Health professionals agree that breastfeeding is important for long-term child health, and it has also been suggested by policymakers as a way to reduce the risk of poverty and household food insecurity (HFI). But a recent PSI Foundation–funded study has challenged the conventional wisdom regarding breastfeeding duration and HFI, suggesting that it may be more important to focus on other strategies to reduce poverty.
“The benefits of breastfeeding are well recognized, but will it protect families from household food insecurity? Maybe not,” says Dr. Peter Wong, a pediatrician in Toronto.
Because breastmilk substitutes are expensive and could take money away from a household’s food budget, policymakers have suggested that encouraging longer duration of breastfeeding can be one way to decrease the risk of HFI. No research demonstrating the effectiveness of this strategy had previously been done, although studies have shown that the presence of HFI may adversely affect the duration of breastfeeding.
With a PSI Foundation Healthcare Research by Community Physicians grant, Dr. Wong and a team of researchers led by Drs. Patricia Parkin, Jonathon Maguire, Cory Borkhoff and Catherine Birken at TARGetKids!, a research group that focuses on early childhood health, explored this question. A unique research group in Canada, TARGetKids! includes a study population of 10,000 healthy children recruited at community-based practices to provide information about their growth, development and lifestyle to help researchers answer questions about this understudied group.
Dr. Wong and his colleagues surveyed 3,000 families from TARGetKids!, asking questions about breastfeeding duration, household food insecurity and family income. Surprisingly, they did not find an association between breastfeeding duration and HFI, suggesting that shorter duration does not increase the risk of HFI in their study population.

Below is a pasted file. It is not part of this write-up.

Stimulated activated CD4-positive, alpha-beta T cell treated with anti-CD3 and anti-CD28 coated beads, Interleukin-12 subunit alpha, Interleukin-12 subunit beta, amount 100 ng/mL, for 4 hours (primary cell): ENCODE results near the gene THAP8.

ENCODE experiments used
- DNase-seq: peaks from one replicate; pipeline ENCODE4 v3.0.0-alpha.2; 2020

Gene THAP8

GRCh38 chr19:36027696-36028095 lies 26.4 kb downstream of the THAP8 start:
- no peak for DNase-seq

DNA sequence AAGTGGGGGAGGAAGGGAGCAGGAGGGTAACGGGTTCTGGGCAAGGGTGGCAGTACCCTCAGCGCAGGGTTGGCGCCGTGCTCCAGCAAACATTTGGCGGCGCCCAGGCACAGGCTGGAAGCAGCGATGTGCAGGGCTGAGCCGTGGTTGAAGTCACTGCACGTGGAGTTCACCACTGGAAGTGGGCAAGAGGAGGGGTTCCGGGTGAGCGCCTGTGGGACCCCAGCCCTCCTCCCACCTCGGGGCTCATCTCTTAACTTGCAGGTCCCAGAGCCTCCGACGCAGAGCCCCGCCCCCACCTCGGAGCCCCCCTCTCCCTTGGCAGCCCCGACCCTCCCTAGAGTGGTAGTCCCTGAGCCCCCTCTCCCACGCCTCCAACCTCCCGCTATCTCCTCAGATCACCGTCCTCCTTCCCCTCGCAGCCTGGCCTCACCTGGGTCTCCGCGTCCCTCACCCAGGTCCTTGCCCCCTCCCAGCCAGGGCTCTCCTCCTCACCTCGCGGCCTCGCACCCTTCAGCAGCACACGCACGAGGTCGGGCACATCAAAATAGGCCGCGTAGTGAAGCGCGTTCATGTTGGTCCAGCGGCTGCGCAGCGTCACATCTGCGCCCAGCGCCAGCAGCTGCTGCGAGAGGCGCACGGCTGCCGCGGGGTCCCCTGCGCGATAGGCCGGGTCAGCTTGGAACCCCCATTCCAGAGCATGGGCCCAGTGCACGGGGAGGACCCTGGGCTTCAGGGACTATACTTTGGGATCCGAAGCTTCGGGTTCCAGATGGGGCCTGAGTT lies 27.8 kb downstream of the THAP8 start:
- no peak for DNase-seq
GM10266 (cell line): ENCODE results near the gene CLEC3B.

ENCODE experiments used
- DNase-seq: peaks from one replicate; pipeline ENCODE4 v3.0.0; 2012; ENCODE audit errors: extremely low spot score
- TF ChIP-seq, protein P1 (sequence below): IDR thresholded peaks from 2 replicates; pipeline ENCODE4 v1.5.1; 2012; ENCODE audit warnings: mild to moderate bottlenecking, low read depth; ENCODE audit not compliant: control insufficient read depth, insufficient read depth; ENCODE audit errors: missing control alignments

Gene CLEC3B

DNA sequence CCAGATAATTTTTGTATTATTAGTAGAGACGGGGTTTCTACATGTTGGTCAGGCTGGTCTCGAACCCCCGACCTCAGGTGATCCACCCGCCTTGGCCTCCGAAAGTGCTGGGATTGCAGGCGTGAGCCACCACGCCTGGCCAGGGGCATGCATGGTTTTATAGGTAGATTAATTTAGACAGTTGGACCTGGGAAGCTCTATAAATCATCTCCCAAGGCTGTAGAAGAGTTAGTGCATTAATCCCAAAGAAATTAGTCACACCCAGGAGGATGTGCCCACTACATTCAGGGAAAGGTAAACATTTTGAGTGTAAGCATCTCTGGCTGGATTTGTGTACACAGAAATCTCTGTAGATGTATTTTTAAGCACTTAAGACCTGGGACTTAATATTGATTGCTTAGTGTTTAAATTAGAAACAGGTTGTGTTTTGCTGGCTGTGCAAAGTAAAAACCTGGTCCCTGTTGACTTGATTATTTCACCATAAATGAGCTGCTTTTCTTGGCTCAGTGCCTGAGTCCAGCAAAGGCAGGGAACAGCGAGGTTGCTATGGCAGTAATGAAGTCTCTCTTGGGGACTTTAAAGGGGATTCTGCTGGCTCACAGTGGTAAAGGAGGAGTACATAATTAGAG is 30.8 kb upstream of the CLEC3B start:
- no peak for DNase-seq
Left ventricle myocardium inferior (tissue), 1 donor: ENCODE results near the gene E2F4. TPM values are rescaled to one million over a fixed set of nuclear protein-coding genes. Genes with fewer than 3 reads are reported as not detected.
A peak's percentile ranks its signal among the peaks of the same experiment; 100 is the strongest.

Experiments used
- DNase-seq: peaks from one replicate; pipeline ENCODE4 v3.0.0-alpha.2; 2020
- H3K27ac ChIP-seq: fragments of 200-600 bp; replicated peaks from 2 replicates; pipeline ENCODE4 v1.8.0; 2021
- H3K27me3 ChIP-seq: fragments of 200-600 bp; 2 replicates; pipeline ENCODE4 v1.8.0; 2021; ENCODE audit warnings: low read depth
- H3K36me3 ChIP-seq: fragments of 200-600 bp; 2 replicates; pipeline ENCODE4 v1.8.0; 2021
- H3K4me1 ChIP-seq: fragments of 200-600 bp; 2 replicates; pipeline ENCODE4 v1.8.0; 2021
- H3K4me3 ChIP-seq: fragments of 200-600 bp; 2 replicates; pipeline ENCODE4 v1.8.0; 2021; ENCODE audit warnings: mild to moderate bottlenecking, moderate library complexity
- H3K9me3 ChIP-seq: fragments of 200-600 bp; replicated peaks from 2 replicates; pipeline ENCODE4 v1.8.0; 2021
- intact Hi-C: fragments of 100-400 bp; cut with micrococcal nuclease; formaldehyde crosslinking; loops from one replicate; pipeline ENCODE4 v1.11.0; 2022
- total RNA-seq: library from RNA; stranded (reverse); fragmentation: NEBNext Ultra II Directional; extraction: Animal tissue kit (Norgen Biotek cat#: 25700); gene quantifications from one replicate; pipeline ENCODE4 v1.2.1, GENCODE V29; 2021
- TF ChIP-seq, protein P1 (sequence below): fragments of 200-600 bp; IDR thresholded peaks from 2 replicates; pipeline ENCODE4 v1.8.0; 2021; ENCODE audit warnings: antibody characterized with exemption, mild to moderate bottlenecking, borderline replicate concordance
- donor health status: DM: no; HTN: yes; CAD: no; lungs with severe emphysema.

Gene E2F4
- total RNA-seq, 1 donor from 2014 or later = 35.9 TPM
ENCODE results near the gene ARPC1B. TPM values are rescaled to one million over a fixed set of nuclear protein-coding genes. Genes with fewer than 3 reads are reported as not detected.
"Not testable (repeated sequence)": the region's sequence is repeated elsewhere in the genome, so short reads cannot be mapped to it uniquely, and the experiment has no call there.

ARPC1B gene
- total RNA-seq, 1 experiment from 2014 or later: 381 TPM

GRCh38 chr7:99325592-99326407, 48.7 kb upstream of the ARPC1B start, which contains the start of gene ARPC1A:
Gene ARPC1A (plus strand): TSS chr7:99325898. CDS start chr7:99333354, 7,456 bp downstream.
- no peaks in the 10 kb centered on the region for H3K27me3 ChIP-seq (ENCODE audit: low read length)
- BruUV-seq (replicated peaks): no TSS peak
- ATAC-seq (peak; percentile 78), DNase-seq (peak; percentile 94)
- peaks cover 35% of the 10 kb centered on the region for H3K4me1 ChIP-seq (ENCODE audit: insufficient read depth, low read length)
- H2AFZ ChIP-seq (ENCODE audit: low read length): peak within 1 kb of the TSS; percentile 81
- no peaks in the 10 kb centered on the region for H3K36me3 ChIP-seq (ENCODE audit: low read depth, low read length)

While Dr. Wong notes that the TARGetKids! study group provided access to a large study sample, he also says that the participants were not necessarily reflective of the population where HFI is a pressing concern, which may have influenced the results. Still, the study suggests that breastfeeding on its own may not be enough to help families struggling with poverty and HFI.
“To address household food insecurity, we need a higher level, upstream strategy that addresses more societal problems,” says Dr. Wong. “We need policies that will reduce insufficient income and poor employment. That’s where we’ll make a greater difference.”
Dr. Wong and the team are now planning to examine how breastfeeding and other health-related factors might influence measures of early childhood health, such as nutrition, development and cardiometabolic health. His primary role as a practising pediatrician, as well as his interest in community engagement, public health and epidemiology, gives him unique insight into these types of research questions. “As community physicians, we interact with families and kids on a daily basis, and we have a good appreciation for their health and social challenges,” he says. “We are able to formulate research questions that really have an impact on the health of families and communities.”
And he appreciates that PSI Foundation is supportive of physicians like him who do not have access to the same resources as academic researchers. “Full-time community clinicians have a challenging time competing in the same funding pool as academic researchers,” he says. “PSI Foundation demonstrates that physicians really do care about medical research and about asking questions that address the health of Ontarians.”